Health Beat

Health Beat: Prostate cancer: Race matters

DURHAM, N.C. - Known as Hugh "muddy waters" Hargett on the football field back in college, this now-grandfather had trouble tackling the diagnosis of prostate cancer.

"I couldn't eat," Hugh said. "I probably lost about 45 or 50 pounds."

"One in 9 men will be diagnosed with prostate cancer in their lifetime," shared Dr. Daniel George, a professor of medicine and surgery at Duke Cancer Institute.

George said even though there's been a decrease in prostate cancer cases, too many lives are still being lost.

"Death from prostate cancer is at an all-time high - 29,000 deaths a year in the United States," George continued.

He said African-Americans are at a greater risk for developing the disease.

"And they are at a 2-1/2 times greater risk of dying from prostate cancer," George said. "Should we be treating these patients differently?"

Researchers at Duke Cancer Institute studied both African-American and Caucasian patients, treating both groups with a drug called Abiraterone.

"We saw a better response in the African-American population then the Caucasian population," George exclaimed.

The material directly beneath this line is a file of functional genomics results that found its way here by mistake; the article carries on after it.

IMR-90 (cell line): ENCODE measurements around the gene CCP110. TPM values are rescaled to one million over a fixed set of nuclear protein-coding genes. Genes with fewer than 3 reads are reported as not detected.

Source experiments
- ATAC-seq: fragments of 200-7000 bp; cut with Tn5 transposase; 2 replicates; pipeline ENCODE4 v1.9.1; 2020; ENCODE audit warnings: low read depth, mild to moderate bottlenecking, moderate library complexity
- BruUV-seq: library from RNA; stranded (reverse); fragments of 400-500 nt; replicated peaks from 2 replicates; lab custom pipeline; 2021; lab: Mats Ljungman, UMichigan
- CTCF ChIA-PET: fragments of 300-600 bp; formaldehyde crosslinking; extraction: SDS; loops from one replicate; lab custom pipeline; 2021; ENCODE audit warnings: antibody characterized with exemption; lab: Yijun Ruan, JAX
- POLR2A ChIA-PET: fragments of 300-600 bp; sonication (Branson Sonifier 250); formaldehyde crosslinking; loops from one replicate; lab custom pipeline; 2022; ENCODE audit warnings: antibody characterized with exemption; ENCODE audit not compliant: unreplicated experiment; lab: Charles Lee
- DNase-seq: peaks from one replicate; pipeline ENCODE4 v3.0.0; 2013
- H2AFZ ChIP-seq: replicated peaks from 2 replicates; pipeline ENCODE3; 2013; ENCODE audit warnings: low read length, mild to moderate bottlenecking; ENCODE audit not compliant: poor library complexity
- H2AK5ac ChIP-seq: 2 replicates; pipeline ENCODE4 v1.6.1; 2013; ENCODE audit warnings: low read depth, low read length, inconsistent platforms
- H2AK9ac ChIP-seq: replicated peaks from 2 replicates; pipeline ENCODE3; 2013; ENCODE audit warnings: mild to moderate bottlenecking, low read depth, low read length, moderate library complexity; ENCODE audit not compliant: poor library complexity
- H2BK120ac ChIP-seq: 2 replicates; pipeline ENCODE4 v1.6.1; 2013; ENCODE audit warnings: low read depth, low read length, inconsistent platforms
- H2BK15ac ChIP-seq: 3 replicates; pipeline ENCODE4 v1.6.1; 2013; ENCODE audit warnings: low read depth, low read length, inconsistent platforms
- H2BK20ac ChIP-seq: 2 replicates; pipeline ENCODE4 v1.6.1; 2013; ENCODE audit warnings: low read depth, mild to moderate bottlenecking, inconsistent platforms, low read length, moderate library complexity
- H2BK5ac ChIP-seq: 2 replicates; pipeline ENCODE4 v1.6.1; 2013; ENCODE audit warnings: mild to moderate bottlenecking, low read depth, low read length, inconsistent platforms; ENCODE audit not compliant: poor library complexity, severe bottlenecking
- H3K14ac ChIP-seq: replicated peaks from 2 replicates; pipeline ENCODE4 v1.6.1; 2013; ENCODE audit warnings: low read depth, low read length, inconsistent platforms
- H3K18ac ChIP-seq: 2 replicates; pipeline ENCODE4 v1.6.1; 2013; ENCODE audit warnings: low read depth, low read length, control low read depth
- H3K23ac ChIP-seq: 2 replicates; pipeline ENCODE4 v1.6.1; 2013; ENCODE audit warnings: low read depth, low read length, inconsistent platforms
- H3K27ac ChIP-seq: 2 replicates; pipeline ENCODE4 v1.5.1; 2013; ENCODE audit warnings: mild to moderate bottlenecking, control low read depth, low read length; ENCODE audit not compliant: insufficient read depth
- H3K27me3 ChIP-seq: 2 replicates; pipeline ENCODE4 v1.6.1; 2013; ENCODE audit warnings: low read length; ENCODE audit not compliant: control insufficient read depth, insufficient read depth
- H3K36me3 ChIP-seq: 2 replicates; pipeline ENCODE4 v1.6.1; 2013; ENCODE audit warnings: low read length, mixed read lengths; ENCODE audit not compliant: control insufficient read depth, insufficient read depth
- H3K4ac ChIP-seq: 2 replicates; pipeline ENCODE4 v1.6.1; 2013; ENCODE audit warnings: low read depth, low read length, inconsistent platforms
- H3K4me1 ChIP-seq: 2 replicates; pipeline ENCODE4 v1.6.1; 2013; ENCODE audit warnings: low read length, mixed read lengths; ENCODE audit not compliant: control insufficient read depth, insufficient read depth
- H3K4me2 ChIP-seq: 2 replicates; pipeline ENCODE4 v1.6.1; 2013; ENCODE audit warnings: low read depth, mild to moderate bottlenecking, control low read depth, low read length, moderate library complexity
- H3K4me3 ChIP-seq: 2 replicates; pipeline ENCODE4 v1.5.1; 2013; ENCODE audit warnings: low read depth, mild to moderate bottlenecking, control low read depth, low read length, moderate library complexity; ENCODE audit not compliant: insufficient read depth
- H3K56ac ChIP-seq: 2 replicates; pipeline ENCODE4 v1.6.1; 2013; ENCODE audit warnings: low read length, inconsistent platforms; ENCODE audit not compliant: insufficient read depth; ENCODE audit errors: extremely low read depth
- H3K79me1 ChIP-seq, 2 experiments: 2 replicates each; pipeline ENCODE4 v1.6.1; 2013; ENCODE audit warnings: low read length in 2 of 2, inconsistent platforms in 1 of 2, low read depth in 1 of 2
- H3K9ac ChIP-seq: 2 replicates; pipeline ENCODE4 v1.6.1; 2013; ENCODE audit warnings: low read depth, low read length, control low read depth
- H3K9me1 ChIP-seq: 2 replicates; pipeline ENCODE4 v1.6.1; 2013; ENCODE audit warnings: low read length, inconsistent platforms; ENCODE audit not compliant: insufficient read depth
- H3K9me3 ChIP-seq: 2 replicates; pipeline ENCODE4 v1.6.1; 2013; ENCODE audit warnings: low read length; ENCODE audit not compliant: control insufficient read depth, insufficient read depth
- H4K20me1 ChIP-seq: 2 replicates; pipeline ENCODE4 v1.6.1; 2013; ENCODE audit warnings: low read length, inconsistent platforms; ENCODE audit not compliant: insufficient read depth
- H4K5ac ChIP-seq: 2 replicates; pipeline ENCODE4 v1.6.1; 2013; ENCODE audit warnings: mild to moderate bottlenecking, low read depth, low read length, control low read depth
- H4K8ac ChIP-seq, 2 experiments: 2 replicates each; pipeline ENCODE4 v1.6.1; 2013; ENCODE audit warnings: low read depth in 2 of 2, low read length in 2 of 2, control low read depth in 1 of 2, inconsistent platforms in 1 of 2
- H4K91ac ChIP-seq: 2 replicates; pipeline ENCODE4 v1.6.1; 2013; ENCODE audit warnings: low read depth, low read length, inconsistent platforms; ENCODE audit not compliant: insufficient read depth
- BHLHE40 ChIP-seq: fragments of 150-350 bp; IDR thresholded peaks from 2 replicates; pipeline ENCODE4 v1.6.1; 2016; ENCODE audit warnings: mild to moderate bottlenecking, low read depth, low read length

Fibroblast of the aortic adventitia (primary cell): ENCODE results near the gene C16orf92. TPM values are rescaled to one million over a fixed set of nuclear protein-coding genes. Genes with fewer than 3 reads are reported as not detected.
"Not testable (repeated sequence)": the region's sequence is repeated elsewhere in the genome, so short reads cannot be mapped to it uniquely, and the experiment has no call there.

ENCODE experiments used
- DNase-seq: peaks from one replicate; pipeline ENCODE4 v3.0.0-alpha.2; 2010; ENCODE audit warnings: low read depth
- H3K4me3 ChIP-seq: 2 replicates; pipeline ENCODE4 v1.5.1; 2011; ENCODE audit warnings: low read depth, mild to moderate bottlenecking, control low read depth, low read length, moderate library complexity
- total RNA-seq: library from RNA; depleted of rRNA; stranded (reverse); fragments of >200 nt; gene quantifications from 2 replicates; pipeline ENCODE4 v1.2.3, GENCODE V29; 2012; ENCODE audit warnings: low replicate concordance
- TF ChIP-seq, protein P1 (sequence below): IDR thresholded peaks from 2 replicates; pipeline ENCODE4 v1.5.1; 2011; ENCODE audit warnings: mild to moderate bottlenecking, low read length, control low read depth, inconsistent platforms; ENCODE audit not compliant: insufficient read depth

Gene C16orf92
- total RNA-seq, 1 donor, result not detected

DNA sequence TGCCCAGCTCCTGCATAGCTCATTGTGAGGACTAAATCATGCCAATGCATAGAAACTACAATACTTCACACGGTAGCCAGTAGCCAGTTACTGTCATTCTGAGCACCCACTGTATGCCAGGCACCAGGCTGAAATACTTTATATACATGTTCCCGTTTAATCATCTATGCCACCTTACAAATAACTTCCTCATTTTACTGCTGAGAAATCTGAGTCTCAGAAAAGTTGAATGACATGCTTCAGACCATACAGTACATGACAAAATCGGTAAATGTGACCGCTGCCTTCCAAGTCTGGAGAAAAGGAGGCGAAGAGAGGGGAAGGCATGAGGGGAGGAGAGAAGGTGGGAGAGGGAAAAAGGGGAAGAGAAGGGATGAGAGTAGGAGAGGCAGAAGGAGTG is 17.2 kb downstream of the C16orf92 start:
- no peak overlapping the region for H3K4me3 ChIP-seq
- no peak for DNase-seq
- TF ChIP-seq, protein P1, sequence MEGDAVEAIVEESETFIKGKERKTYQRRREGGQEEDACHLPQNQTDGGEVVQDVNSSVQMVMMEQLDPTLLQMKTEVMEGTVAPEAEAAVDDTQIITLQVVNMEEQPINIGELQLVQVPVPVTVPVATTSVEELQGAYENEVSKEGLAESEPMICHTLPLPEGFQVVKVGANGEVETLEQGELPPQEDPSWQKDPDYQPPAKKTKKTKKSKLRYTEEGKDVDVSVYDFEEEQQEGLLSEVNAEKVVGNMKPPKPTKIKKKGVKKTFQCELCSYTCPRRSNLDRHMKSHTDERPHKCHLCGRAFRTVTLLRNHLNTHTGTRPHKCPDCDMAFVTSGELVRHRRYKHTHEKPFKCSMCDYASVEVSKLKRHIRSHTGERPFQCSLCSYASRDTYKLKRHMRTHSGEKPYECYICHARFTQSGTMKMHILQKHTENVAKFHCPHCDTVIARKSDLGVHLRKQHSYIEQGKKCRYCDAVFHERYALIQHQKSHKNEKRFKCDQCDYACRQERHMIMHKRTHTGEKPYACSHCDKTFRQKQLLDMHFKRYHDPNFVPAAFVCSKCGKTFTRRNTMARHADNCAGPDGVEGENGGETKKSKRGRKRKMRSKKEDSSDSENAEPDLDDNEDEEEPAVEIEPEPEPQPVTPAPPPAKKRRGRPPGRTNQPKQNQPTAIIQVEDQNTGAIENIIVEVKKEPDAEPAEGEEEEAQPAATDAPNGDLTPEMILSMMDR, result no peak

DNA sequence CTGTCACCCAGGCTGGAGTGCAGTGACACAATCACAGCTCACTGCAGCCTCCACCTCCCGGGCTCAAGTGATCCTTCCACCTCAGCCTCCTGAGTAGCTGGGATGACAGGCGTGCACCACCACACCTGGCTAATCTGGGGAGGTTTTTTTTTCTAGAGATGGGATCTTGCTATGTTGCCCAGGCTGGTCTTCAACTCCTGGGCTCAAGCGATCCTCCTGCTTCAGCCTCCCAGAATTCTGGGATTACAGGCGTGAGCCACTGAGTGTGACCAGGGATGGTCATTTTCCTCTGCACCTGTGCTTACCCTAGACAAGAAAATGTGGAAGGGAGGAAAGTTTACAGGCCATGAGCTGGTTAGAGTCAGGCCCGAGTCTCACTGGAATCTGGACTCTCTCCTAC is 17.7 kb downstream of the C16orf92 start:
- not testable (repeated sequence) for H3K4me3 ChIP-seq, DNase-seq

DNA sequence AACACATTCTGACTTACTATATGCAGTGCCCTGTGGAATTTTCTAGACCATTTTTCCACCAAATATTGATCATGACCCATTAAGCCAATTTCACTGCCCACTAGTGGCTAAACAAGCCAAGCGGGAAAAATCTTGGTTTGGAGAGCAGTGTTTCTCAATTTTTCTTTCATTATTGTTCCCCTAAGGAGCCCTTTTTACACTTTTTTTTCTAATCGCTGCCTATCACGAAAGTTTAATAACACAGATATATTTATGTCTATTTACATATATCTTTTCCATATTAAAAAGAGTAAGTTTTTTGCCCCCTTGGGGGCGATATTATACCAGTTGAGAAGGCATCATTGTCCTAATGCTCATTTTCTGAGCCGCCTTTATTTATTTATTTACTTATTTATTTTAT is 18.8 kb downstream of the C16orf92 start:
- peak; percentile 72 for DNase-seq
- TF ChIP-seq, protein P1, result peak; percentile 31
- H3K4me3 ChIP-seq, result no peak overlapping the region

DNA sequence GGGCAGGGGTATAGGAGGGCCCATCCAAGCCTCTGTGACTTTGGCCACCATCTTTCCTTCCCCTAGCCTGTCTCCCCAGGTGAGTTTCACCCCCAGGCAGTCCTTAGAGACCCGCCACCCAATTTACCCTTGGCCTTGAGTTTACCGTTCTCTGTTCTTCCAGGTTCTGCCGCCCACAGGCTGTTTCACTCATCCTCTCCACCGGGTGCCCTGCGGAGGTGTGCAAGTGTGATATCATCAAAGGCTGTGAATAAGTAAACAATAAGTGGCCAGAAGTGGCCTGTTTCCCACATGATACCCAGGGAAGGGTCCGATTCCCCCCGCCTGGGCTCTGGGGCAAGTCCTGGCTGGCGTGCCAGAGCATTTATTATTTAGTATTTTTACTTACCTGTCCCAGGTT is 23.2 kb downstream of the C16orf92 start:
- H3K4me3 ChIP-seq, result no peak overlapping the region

Now, they want to understand genetically why these patients do better.

"Can we use that information to treat them even earlier and maybe cure some of these guys?" George continued.

Hargett has been on the chemotherapy drug for two years and found out his cancer is in complete remission.

"It's a really fantastic response and I'm very happy for you," George said. "Thank the Lord."

Now, he believes it is possible to beat cancer, but he knows there are no guarantees.

"I'd never thought I'd be here today," Hargett said.

George said it's not the skin color that's important. It's the genes associated with skin color that can affect treatment response.

Hargett will continue to stay on the chemotherapy, even though that study has concluded.

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Allentown, PA 18102


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